‘It’s a terrible wait for families’: Why some Oklahomans are waiting 13 years for assistance

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OKLAHOMA CITY (KFOR) – Up to 13 years on the waiting list, that’s what Oklahoma’s developmentally disabled face when trying to get a waiver for services. On Tuesday, lawmakers and state agencies trying to get to the bottom of why, despite increases in funding, the wait has gotten longer in the last few years.

“I know Oklahoma and the Oklahoma standard, it’s way better than waiting 13 years,” said Wanda Felty.

Felty, a parent of a developmentally disabled child, is an advocate for the developmentally disabled. She spoke out at Tuesday’s hearing at the Oklahoma State Capitol. The Legislative Office of Fiscal Transparency, or LOFT, presented the findings of their 12-month study into why the DDS waiting list continues to get longer despite more funding.

“DHS’s management of the waiver program hasn’t not led to substantial progress towards the state’s goal of providing services for those waiting,” said one Loft Official.

“The data is just plain out wrong. We just don’t believe this is a worthwhile use of time and resources,” said Oklahoma State Department of Human Services Executive Director Justin Brown.

Photo goes with story
OKDHS Response to the Draft LOFT Report

The exchange became heated at times. The two disagree on the statistics.

LOFT reports that as of March, almost 5,700 Oklahomans were on the wait list, and the average wait time now sits at 13 years . They say the State has provided 54 million dollars in additional funding in the last 5 years, yet 119 fewer Oklahomans have been served.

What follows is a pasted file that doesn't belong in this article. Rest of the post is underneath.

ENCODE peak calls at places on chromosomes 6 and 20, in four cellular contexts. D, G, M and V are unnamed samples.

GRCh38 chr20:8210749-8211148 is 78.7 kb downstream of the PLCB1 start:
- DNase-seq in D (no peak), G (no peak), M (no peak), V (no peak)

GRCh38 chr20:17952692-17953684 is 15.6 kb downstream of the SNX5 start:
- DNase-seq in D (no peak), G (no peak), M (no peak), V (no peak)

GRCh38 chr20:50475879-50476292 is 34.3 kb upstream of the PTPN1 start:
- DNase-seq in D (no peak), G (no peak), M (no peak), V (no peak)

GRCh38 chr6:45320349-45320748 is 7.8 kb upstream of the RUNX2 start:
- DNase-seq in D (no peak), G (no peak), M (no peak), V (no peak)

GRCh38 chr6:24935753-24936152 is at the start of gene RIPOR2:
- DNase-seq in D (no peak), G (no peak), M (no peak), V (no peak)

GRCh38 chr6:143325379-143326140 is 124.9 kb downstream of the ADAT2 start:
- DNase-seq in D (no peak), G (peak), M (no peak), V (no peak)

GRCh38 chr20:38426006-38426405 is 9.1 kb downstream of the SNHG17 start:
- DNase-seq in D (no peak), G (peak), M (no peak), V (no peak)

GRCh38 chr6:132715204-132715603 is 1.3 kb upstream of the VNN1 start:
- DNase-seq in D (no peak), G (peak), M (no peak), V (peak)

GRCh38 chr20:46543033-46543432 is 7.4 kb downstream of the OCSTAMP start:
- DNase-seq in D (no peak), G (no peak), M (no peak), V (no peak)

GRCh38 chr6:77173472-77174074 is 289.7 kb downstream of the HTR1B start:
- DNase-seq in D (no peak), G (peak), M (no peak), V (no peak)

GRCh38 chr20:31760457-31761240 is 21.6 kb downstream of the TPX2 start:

“It’s a terrible wait for families. Of course, we want more to be served, but you also have an obligation to those who are currently on the actual service list to provide for their needs as they age so the cost associated with those services just gets dramatically more expensive as time goes on,” said Brown.

“They can argue over whose data is correct but the bottom line is the total number of people receiving services has gone down over the last 10 year, so that is what we need to focus on,” said RoseAnn Duplan of the Oklahoma Disability Law Center.

DDS advocates say Tuesday’s hearing was a step in the right direction in bringing all parties to the table, something they say DHS has not done recently. LOFT officials offered solutions to fix the wait.

“There is the opportunity to get to zero. It does take money. It does take an understanding of those that are currently waiting and it comes with a strategic plan that gets you to the end goal of eliminating the waiting list,” said LOFT Executive Director Mike Jackson.

“When we talk about the waiting list these are real people not just a nebulous list,” said Rep. Jon Echols of Oklahoma City.

Lawmakers asked questions of all parties involved. Ultimately it will be up to the legislature to provide more funds and law changes to get more disabled Oklahomans help.

“I’m committed, as well as the budget chair, to help fund our waiting list to get it to zero,” said Rep. Kevin Wallace of Wellston.

DHS was given $2 million more in this coming year’s budget. The next time they could get more would be next spring when the legislature prepares the 2023 budget.

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